Pilot of Hardwick plane crash Maurice Hammond has “no memory” of incident one year on
PUBLISHED: 17:23 01 October 2017 | UPDATED: 17:23 01 October 2017
© Rob Colman 2016. No Syndication.
One year ago engineer Maurice Hammond was flying a Mustang plane close to the former RAF Hardwick airfield at Topcroft when it crashed, tragically losing the life of his passenger, 80-year-old John Marshall.
And with just days to wait before the Air Accident Investigation branch reports its findings publicly, it has been revealed the aircraft was damaged “irrevocably” during recovery.
Mr Hammond, 54, from Eye, who owns the Hardwick Warbirds and the Mustang he was flying at the time, has no memory of the crash on October 2, 2016, is still undergoing treatment during his long-term recovery.
A statement on behalf of the Hardwick Warbirds and the Hammond family said: “Our thoughts lie firstly with the family of the passenger, John Marshall. A great supporter of historic aviation, his is a sad loss and we can only hope that the outpouring of goodwill following this tragedy has provided some small comfort to his family.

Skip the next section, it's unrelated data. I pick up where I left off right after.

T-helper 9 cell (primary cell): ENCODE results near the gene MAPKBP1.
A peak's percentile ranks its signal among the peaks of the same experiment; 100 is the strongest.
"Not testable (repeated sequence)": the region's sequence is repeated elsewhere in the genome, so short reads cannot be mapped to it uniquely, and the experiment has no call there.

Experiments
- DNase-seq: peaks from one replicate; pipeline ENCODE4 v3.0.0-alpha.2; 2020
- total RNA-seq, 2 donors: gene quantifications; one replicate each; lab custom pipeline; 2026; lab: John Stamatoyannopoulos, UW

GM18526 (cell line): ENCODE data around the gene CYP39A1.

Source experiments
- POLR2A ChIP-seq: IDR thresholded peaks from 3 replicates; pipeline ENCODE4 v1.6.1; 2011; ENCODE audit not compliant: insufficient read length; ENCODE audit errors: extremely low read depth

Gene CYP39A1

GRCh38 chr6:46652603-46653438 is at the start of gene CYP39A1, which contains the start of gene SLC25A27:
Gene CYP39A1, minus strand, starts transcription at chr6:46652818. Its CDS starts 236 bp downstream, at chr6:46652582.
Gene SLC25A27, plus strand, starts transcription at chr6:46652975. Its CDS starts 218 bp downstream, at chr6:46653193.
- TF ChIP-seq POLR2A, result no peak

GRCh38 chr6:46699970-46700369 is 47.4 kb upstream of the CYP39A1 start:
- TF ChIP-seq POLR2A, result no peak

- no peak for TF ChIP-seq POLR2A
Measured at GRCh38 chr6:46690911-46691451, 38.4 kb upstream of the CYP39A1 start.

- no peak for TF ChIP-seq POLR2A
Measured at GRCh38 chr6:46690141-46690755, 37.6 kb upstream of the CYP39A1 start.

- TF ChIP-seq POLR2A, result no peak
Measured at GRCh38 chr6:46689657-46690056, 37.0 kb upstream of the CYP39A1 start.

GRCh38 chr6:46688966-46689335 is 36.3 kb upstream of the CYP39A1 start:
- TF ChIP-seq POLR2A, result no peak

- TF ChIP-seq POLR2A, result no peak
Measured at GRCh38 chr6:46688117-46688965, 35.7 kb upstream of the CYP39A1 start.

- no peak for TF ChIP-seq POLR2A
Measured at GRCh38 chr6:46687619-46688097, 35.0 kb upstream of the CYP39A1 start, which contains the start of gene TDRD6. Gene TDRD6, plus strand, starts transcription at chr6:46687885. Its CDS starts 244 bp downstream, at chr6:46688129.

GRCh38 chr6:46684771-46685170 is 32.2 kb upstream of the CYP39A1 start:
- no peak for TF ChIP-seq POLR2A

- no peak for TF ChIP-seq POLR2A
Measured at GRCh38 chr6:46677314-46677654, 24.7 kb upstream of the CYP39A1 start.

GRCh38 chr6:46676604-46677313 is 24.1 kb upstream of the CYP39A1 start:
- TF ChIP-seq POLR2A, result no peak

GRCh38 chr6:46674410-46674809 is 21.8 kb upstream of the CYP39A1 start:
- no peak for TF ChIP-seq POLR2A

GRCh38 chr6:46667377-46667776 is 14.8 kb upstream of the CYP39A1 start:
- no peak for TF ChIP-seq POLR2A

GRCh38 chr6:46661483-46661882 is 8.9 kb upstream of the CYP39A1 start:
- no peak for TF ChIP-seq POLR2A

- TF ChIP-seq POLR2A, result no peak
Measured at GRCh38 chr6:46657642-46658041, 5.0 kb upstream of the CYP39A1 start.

“In the midst of their grief, the support they offered to Maurice, the family and team at Hardwick Warbirds was outstanding and heartwarming. They have continued to support and encourage Maurice during his prolonged recovery.”
They added special mention for Bob Marshall, who, “under the most stressful and distressing circumstances played a pivotal part in Maurice’s survival, administering critical care before the arrival of medical staff.”
“In the aftermath of this terrible event much soul searching has taken place with regard to the future of Hardwick Warbirds. After consultation, discussion and debate with all affected the overwhelming desire in these troubled times, is that the organisation continue its mission to honour and memorialise all those airmen and women who served, and serve, in defence of our freedom.
“The aircraft, badly damaged in the course of the accident, remains in the hands of the investigators and there are no current plans for repair or restoration.
“Distressingly, our initial accompanied viewing of the wreckage at the AAIB facility indicates Janie was inexplicably further damaged extensively, and irrevocably, during recovery, with extensive post incident damage caused to the relatively intact empennage.”
They added their thanks to the “thousands of well wishers”.
“Without their warm wishes and support the families would have found this period much more difficult to endure.”